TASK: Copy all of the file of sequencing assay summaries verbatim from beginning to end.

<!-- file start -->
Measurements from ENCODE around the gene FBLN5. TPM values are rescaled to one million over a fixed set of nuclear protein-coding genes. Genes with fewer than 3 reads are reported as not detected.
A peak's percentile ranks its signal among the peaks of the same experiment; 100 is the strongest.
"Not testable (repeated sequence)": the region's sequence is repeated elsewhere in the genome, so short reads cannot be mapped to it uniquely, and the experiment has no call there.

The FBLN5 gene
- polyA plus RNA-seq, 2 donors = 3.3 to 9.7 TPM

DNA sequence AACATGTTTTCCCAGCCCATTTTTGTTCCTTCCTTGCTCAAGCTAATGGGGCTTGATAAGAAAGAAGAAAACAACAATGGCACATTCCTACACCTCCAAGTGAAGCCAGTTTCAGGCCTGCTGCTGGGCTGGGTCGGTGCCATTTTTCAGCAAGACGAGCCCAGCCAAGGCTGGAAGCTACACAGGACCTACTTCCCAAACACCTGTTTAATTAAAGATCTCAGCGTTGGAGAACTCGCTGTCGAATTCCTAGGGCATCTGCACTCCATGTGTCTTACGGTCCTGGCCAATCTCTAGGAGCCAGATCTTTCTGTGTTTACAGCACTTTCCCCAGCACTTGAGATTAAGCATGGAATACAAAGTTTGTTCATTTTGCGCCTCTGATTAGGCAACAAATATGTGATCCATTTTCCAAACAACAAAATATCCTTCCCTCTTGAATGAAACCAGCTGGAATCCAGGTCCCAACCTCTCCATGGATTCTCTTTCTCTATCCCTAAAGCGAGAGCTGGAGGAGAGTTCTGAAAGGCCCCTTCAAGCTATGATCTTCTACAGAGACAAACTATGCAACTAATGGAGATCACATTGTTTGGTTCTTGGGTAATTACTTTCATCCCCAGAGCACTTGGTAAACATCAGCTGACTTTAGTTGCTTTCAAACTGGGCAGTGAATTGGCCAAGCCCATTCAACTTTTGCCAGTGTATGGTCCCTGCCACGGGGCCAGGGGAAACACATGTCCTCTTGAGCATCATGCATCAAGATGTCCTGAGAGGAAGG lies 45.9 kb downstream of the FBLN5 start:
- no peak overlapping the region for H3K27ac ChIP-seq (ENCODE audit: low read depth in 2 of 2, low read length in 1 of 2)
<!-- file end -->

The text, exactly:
Measurements from ENCODE around the gene FBLN5. TPM values are rescaled to one million over a fixed set of nuclear protein-coding genes. Genes with fewer than 3 reads are reported as not detected.
A peak's percentile ranks its signal among the peaks of the same experiment; 100 is the strongest.
"Not testable (repeated sequence)": the region's sequence is repeated elsewhere in the genome, so short reads cannot be mapped to it uniquely, and the experiment has no call there.

The FBLN5 gene
- polyA plus RNA-seq, 2 donors = 3.3 to 9.7 TPM

DNA sequence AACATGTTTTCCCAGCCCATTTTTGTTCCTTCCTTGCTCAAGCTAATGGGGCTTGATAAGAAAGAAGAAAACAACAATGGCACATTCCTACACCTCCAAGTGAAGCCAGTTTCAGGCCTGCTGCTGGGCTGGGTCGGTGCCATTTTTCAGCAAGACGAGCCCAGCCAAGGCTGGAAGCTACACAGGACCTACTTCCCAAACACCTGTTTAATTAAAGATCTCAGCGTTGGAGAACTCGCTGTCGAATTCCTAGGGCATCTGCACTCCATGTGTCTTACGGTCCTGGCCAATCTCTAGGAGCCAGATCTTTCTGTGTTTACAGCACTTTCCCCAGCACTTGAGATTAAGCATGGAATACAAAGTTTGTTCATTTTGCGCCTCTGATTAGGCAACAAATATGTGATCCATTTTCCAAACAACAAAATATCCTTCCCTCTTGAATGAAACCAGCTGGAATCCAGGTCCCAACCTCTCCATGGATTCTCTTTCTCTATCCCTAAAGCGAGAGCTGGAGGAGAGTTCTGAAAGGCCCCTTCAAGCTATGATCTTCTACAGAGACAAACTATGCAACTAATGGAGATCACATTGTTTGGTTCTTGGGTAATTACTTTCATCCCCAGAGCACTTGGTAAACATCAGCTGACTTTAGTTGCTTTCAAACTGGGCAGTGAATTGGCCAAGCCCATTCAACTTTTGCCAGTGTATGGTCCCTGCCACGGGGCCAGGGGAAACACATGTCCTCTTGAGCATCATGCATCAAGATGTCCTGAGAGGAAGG lies 45.9 kb downstream of the FBLN5 start:
- no peak overlapping the region for H3K27ac ChIP-seq (ENCODE audit: low read depth in 2 of 2, low read length in 1 of 2)